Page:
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The history of Kebabs
Kebabs are various cooked meat dishes, with their origins in Middle Eastern cuisine. Many variants are popular around the world.
In most English-speaking countries, a kebab may be the classic shish kebab or shashlik – small cubes of meat cooked on a skewer – or, outside of North America where it is better known as gyros, the more recent and now-ubiquitous fast-food doner kebab. By contrast, in Indian English and in the languages of the Middle East, other parts of Asia, and the Muslim world, a kebab is any of a wide variety of grilled meat dishes. Some dishes ultimately derived from Middle Eastern kebab may have different names in their local languages, such as the Chinese chuan.
Kebabs consist of cut up or ground meat, sometimes with vegetables, and various other accompaniments according to the specific recipe. Although kebabs are typically cooked on a skewer over a fire, some kebab dishes are baked in a pan in an oven or prepared as a stew such as tas kebab. The traditional meat for kebabs is most often mutton or lamb, but regional recipes may include beef, goat, chicken, fish, or more rarely due to religious prohibitions, pork.
Hot burning meat, long blade will get your hands far away from the burning
History Lesson again...
Evidence of hominin use of fire and cooking in the Middle East dates back as far as 790,000 years, and prehistoric hearths, earth ovens, and burnt animal bones were spread across Europe and the Middle East by at least 250,000 years ago. Excavations of the Minoan settlement of Akrotiri unearthed stone supports for skewers used before the 17th century BC. In ancient times, Homer in the Iliad (1.465) mentions pieces of meat roasted on spits (ὀβελός), and the Mahabharata, an ancient Indian text, also mentions large pieces of meat roasted on spits.
In Ibn Sayyar al-Warraq's 10th-century Baghdadi cookbook Kitab al-Tabikh (Arabic: كتاب الطبيخ), a compendium of much of the legacy of Mesopotamian, Persian, and Arab cuisine, there are descriptions of kabāb as cut-up meat, either fried in a pan or grilled over a fire. The method of cooking smaller chunks or slices of meat on skewers has a long history in the region, where it would be practical in cities where small cuts of meat were available in butchers' shops, and where fuel for cooking was relatively scarce, compared to Europe, where extensive forests enabled farmers to roast large cuts of meat whole. Indeed, many cultures have dishes consisting of chunks of meat cooked over a fire on skewers, such as the anticucho that has been prepared in South America since long before contact with Europe and Asia.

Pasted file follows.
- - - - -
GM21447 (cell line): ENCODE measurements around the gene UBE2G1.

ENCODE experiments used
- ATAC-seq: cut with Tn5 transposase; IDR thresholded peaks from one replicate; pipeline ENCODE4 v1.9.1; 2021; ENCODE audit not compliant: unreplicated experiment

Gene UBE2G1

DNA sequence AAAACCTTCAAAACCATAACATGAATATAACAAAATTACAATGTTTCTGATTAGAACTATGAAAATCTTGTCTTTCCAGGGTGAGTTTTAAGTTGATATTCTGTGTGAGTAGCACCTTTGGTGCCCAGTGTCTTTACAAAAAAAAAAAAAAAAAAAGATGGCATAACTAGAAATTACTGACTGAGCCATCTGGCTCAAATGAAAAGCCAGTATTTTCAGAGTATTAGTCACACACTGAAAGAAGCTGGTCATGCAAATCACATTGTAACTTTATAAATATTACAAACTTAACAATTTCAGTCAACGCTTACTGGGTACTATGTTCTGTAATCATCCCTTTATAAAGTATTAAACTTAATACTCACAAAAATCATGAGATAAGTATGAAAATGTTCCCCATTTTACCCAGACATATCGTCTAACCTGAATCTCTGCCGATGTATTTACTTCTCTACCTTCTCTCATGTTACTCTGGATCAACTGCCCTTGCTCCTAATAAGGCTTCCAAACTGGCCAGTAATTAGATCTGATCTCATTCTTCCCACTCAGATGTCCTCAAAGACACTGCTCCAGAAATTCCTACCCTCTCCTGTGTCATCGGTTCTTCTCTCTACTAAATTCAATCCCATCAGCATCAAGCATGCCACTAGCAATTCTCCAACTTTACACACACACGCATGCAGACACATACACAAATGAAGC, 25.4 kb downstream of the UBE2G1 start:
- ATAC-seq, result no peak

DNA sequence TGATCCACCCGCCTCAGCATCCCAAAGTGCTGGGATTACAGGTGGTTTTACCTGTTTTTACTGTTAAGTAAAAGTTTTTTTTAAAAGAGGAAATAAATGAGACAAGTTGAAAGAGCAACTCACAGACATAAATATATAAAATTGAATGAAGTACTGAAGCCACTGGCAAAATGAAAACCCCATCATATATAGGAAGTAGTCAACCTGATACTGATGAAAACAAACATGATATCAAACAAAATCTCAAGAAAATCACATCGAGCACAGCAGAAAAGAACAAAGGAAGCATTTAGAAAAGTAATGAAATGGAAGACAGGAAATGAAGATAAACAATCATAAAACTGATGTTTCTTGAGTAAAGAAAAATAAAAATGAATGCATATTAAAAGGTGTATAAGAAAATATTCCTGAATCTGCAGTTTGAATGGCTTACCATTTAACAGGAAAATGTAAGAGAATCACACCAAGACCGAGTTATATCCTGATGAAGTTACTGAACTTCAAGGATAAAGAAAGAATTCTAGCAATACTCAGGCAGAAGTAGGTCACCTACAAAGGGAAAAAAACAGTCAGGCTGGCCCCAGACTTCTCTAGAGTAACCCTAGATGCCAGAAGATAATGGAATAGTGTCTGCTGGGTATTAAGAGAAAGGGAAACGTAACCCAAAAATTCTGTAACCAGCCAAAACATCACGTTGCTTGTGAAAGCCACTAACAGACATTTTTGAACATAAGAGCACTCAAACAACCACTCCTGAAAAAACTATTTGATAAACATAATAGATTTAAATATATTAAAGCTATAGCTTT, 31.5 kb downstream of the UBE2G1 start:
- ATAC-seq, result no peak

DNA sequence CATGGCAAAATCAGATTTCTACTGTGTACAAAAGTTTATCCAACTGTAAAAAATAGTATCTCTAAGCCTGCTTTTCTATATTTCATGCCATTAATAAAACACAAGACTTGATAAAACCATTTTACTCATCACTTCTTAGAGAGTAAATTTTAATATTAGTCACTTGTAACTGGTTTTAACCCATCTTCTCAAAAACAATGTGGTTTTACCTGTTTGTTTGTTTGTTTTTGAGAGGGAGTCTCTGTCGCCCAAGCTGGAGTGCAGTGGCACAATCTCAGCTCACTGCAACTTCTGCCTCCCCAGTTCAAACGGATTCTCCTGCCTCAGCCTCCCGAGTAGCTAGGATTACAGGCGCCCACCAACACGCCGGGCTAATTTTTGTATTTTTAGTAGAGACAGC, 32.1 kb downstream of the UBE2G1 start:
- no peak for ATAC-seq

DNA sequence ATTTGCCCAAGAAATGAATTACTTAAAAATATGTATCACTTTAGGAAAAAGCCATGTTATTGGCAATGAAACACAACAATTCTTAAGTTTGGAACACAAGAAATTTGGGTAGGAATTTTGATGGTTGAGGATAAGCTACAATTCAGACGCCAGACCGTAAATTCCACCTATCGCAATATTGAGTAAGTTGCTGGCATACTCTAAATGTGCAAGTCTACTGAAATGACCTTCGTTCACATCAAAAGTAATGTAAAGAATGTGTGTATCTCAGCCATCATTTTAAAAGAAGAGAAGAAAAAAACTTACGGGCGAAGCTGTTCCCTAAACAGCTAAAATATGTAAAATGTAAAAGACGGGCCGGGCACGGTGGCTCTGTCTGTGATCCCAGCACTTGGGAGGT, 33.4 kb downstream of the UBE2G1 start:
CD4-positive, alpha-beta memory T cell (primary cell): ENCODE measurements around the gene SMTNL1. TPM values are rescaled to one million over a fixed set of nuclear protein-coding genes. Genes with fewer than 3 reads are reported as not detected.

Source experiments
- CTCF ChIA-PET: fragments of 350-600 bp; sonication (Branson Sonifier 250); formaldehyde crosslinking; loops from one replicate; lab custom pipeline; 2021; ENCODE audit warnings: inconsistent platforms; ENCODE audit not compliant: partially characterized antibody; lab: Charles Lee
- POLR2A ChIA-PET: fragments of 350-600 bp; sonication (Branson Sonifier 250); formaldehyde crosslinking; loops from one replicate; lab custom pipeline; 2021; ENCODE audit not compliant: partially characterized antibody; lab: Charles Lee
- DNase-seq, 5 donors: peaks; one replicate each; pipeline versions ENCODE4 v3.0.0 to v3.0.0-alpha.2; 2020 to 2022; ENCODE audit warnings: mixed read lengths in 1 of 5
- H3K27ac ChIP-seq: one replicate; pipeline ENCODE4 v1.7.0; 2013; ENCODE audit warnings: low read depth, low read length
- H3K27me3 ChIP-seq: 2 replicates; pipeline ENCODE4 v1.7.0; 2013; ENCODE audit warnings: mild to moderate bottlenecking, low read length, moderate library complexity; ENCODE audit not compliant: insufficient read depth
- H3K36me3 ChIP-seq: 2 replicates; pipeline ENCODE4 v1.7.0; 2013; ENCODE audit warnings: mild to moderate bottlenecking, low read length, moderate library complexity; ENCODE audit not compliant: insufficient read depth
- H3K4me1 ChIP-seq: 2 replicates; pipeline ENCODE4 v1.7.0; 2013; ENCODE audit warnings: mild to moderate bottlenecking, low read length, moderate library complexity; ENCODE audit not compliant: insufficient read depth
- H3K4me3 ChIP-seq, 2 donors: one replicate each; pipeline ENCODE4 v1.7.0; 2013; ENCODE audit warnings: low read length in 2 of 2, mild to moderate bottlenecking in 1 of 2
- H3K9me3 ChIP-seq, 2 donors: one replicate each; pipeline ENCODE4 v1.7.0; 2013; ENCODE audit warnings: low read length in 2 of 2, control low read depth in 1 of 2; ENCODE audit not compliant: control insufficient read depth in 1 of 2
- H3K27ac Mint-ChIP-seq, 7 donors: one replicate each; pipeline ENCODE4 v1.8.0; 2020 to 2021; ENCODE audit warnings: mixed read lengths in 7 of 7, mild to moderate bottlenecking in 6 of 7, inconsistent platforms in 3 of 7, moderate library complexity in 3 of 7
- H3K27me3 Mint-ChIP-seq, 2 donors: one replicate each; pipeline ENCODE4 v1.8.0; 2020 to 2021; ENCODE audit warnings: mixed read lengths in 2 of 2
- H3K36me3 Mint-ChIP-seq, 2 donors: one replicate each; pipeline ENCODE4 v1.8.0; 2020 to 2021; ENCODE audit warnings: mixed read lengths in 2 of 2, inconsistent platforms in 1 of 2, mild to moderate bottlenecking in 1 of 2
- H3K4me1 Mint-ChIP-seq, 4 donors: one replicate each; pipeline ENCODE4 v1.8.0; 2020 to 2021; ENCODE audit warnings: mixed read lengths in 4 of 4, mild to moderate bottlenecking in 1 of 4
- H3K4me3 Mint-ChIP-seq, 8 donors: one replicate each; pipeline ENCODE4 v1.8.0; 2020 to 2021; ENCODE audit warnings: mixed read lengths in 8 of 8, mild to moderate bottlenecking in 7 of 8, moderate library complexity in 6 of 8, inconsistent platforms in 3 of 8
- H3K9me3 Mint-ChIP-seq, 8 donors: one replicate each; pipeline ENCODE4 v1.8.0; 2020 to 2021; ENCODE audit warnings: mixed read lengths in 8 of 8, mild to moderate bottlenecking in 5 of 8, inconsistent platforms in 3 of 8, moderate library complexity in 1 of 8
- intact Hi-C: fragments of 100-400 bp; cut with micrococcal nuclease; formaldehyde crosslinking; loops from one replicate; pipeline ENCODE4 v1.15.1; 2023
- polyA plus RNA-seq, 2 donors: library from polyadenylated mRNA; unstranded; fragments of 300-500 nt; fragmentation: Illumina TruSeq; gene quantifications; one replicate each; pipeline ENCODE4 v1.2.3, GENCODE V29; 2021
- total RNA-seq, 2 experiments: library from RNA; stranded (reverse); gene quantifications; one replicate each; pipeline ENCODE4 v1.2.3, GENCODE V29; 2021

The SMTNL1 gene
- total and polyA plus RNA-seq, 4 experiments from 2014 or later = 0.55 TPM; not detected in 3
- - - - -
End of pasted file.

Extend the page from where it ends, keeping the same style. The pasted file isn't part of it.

However, while the word kebab or shish kebab may sometimes be used in English as a culinary term that refers to any type of small chunks of meat cooked on a skewer, kebab is mainly associated with a diversity of meat dishes that originated in the medieval kitchens of Persia and Turkey. Though the word has ancient origins, it was popularized by Turks to refer to this range of grilled and broiled meat, which may be cooked on skewers, but also as stews, meatballs, and other forms. This cuisine has spread around the world, in parallel with Muslim influence. According to Ibn Battuta, a Moroccan traveller, kebab was served in the royal houses during the Delhi Sultanate (1206–1526 CE), and even commoners would enjoy it for breakfast with naan. Kebab dishes have been adopted and integrated with local cooking styles and innovations, from the now-ubiquitous doner kebab fast food, to the many variations of shish kebab, such as the satays of Southeast Asia.
The word kebab likely came to English in the late 17th century from the Arabic kabāb, partly through Urdu, Persian and Turkish. According to linguist Sevan Nişanyan, the Turkish word kebap is also derived from the Arabic word kabāb, meaning roasted meat. It appears in Turkish texts as early as the 14th century, in Kyssa-i Yusuf (the story of Joseph), though still in the Arabic form. Nişanyan states that the word has the equivalent meaning of "frying/burning" with "kabābu" in the old Akkadian language, and "kbabā/כבבא" in Aramaic. In contrast, food historian Gil Marks says that the medieval Arabic and Turkish terms were adopted from the Persian kabab, which probably derived from the Aramaic.
The American Heritage Dictionary also gives a probable East Semitic root origin with the meaning of "burn", "char", or "roast", from the Aramaic and Akkadian. The Babylonian Talmud instructs that Temple offerings not be kabbaba (burned). These words point to an origin in the prehistoric Proto-Afroasiatic language: *kab-, to burn or roast.